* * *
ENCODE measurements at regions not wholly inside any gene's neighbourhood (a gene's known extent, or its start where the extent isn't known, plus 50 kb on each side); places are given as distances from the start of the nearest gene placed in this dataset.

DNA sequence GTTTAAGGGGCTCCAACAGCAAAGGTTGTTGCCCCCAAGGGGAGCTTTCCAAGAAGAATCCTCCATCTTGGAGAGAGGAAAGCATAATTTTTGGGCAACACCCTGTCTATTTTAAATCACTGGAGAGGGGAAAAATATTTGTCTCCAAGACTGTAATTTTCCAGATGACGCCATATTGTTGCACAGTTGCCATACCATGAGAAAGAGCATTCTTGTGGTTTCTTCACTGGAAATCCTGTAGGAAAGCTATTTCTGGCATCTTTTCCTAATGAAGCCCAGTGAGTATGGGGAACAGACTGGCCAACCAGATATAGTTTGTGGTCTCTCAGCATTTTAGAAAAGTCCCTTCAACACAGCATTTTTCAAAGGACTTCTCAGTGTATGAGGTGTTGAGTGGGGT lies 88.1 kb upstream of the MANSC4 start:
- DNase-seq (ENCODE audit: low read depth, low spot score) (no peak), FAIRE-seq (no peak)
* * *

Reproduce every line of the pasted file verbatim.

ENCODE measurements at regions not wholly inside any gene's neighbourhood (a gene's known extent, or its start where the extent isn't known, plus 50 kb on each side); places are given as distances from the start of the nearest gene placed in this dataset.

DNA sequence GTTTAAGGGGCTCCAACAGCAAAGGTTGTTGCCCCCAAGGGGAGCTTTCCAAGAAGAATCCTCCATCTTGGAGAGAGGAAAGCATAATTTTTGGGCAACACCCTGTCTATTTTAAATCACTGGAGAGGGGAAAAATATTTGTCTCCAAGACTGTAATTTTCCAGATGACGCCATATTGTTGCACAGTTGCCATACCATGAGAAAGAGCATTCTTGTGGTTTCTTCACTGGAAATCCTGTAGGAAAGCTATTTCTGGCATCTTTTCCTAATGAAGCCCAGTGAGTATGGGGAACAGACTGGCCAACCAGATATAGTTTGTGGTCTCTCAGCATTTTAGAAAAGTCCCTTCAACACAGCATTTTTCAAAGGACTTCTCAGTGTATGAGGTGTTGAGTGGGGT lies 88.1 kb upstream of the MANSC4 start:
- DNase-seq (ENCODE audit: low read depth, low spot score) (no peak), FAIRE-seq (no peak)